Food & Drink

Restaurants, breweries build their brands via social media

Rodney Blackwell takes a food photo at Bacon & Butter. “In this day and age, social media is almost as important as having a phone line,” the social media expert said.
Rodney Blackwell takes a food photo at Bacon & Butter. “In this day and age, social media is almost as important as having a phone line,” the social media expert said.

Before you ever set foot in Mother, the influential vegetarian restaurant on K Street in Sacramento, there was a good chance you already knew what the place was about.

You saw pictures of the food, learned plenty about the people who cooked it and probably saw a series of videos that made the eatery look forward-thinking, fun and delicious.

The cost to tell you that story? Thanks to social media, nothing more than time and effort.

In fact, Facebook, Twitter and, increasingly, Instagram are vehicles for Mother and scores of restaurants and craft breweries to tell their story, define their brand, develop a rapport with customers and lure new ones. Posting pictures of food and drinks is merely a starting point. Many owners and managers now take it so seriously that they devote up to half their time creating ever more sophisticated content and interacting with followers to compete and prosper.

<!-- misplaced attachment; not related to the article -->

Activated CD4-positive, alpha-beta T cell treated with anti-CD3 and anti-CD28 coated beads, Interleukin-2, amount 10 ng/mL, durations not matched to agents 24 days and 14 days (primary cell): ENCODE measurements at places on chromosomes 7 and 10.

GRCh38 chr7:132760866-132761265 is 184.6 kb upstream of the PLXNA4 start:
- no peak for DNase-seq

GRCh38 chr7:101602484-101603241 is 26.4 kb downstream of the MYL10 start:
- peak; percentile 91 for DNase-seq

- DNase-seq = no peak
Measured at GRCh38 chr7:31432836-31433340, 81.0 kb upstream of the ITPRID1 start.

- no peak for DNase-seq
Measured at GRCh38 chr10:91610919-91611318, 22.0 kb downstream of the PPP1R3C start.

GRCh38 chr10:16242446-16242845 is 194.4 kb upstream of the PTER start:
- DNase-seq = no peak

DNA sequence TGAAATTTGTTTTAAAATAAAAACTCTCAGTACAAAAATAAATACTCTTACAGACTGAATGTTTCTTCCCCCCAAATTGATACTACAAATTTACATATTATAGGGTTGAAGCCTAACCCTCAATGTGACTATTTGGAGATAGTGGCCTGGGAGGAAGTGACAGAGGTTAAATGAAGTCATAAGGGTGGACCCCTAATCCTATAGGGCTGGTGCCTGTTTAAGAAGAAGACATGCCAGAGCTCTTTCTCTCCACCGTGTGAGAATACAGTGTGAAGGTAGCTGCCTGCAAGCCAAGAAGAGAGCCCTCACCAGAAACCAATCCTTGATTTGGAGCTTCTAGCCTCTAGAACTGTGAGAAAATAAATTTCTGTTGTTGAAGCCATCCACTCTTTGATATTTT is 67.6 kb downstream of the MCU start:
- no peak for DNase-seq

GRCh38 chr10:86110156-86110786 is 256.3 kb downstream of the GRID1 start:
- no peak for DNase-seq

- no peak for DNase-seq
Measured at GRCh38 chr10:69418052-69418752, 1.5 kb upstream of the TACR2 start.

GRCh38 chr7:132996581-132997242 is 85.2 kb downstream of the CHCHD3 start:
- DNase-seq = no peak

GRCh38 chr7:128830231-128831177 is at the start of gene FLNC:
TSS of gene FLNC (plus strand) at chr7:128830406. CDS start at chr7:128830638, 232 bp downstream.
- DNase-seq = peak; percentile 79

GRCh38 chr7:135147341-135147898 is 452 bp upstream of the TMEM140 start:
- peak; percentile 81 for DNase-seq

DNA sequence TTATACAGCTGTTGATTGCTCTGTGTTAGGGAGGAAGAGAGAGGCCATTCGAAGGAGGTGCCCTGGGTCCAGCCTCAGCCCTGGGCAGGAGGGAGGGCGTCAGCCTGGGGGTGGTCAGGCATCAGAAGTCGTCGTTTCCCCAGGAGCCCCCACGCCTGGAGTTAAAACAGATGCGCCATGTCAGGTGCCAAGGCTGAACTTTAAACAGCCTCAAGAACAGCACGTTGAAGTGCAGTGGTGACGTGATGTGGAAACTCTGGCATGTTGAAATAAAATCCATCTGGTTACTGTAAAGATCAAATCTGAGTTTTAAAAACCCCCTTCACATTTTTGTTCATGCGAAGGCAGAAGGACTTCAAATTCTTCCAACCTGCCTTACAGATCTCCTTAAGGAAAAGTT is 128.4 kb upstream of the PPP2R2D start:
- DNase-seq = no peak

With little to no money allocated for marketing and advertising, these local businesses are able to target consumers and grab the attention of people who rely on their phones to guide them to what’s good, what’s exciting and what’s next. Some restaurants have seen so much return from social media they have hired consultants to craft a strategy, handle all of the marketing and basically become the online persona of the business.

“More and more, people are adopting their phones as a means of learning about different things and defining the world around them,” said Ryan Donahue, a partner at Mother and Empress Tavern. “Social media is a really powerful tool. Fifty or 60 years ago, your brand was tied to a logo or how you painted your trucks. But people these days have an insatiable need for information. You have the ability to let people in.”

It happens in all kinds of ways. The strategy can be long-term or immediate. For instance, Donahue can tweet, “Hey, we’re doing donuts tonight,” and scores of people show up asking for doughnuts.

How important and potentially lucrative is social media? Donahue estimates he spends half of his time either planning it or posting to it.

The same kind of thing happens at Bike Dog Brewing in West Sacramento. A.J. Tendick, one of four partners, handles most of the social media, whether it’s telling folks about a new beer, announcing news about the new taproom on Broadway or responding to a customer who tweeted a photo and said something nice about the Mosaic Pale Ale.

Bike Dog is known as a fun brewery and a cool place to hang out and drink beer. Part of that brand awareness comes from the friendly tweets and posts from Tendick.